Kampala, Uganda | THE INDEPENDENT | Members of Parliament sitting on the Legal and Parliamentary Affairs committee have asked government to borrow up to 600 billion shillings to clear outstanding Court awards.
While meeting officials from the Ministry of Justice and Constitutional Affairs led by the Justice Minister Kahinda Otafiire, the legislators learnt that the ministry does not have a strategy to clear the outstanding Court awards arising from civil cases currently standing at a tune of 676 billion shillings.
This is after Otafiire told the committee that the ministry needs nine billion shillings every financial year to clear the bill.
The money accumulated over 10 years and this arises mainly from civil cases ruled in favour of people or entities and compensations awarded.
Committee chairperson, West Budama South MP Jacob Oboth Oboth, noted that government requires 74 years to clear the 676 billion shillings at a rate of nine billion shillings per year which is almost impossible.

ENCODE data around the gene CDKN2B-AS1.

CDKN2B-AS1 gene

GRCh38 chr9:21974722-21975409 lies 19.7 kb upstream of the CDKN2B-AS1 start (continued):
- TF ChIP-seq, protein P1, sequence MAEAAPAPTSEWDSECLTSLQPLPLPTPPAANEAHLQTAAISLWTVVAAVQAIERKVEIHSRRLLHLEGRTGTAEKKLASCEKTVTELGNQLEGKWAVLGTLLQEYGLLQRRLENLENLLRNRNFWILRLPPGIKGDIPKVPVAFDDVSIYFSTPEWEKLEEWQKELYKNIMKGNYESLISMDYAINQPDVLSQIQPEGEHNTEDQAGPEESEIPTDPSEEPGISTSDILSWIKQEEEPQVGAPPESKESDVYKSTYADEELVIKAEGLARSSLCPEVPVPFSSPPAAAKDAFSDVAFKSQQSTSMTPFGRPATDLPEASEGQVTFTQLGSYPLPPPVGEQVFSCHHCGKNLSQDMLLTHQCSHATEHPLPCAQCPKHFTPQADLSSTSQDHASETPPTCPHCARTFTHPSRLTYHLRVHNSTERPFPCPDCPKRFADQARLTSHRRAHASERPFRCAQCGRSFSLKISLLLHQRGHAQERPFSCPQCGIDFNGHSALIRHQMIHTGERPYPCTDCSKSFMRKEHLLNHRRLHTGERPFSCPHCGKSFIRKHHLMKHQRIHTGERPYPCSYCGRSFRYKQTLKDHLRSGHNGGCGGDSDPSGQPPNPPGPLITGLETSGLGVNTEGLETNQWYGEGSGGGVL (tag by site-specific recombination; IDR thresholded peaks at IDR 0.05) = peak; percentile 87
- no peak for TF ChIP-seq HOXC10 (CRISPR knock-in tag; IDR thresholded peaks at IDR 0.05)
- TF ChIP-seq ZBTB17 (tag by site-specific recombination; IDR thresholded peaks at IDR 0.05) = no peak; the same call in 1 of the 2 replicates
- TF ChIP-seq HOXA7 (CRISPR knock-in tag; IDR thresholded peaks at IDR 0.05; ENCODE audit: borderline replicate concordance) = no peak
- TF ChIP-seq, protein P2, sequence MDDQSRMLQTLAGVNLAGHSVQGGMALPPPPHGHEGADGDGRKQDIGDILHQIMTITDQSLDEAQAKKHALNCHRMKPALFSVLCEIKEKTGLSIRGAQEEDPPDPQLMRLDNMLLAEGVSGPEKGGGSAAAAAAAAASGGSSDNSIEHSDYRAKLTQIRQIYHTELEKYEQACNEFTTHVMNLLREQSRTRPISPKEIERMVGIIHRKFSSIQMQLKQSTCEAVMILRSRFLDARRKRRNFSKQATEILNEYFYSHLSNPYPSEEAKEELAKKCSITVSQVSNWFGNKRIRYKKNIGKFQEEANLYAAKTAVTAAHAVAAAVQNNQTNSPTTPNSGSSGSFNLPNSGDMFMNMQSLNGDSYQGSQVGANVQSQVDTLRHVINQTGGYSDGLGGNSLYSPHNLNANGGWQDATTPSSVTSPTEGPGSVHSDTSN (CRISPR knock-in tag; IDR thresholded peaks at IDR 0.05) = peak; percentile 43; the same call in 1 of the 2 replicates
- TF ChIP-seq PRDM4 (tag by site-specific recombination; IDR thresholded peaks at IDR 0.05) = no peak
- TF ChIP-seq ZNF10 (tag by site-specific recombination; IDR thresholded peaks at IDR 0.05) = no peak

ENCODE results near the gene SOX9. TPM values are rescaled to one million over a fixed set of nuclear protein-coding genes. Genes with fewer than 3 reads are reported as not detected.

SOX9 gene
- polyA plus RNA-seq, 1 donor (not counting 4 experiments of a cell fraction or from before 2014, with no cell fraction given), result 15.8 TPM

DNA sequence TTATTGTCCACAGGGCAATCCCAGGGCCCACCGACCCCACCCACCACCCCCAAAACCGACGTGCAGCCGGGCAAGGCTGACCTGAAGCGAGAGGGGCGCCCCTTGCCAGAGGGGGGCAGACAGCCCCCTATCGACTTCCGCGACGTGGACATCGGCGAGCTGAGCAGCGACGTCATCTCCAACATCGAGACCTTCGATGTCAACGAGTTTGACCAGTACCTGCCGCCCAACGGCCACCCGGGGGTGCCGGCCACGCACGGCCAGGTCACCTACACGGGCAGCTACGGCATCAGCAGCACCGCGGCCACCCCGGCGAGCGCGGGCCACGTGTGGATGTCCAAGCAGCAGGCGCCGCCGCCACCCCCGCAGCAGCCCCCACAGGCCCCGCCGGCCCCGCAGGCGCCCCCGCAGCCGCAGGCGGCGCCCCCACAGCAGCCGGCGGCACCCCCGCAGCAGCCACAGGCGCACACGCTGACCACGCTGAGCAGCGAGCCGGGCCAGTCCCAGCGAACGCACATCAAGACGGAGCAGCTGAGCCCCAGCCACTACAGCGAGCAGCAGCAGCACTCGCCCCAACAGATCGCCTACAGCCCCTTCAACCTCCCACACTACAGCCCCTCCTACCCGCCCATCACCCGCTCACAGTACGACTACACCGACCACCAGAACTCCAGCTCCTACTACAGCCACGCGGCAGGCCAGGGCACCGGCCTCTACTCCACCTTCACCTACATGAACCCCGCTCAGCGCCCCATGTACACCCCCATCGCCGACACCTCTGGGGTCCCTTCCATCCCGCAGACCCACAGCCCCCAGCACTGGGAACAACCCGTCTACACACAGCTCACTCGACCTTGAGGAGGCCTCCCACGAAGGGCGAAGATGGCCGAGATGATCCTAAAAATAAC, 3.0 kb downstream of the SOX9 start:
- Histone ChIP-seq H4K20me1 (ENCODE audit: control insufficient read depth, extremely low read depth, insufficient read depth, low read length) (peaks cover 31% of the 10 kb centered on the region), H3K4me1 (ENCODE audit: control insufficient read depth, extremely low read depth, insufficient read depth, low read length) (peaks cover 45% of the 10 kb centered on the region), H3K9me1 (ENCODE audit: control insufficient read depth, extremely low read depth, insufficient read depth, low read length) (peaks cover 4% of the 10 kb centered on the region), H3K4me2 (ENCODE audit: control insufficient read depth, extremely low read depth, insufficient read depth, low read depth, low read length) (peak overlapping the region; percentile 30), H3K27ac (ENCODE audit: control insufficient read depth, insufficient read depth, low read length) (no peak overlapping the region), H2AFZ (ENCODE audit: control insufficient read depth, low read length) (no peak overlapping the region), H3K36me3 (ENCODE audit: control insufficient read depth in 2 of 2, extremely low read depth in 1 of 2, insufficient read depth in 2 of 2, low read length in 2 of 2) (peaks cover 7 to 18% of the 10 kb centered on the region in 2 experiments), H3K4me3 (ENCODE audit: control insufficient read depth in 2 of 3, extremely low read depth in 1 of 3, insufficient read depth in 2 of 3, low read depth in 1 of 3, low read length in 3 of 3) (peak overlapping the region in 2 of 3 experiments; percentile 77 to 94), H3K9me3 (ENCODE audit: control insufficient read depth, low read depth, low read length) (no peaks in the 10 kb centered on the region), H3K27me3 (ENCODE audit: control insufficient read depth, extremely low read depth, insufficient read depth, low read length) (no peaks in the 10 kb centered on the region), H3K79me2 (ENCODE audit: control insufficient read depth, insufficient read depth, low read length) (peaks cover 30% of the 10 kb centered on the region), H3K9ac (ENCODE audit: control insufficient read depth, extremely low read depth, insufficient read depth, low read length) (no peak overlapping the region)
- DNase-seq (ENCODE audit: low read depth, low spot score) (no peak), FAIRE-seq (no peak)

He recommended that government should seek a loan and clear the huge figure of Court awards which is attracting interest and costly to the government.
Otafiire pleaded with parliament to devise means of helping government to punish errant government officers whose indiscipline and character has caused government financial loss.
Otafiire told the committee that the ministry’s main remedy to Court awards accumulation is to have more State Attorneys, judges, judicial officers and prosecutors whose inadequate number has been contributing to government loss of cases hence Court awards.
The committee members asked the ministry to provide a list of court awards that originate from all government agencies.
Solomon Muyita, the Judiciary spokesperson, says in some cases government breaches terms of contract and they are made to pay, while in others Court orders Government to pay.
He says awards from Uganda Human Rights Commission (UNHCR) for victims of human rights violations are also what contributes to the huge amounts.
“When Court awards someone, it takes long because Government has to pay this money in phases, and so you find someone going five to ten years without getting compensated. And the money Government releases to the Ministry is never enough,” says Muyita.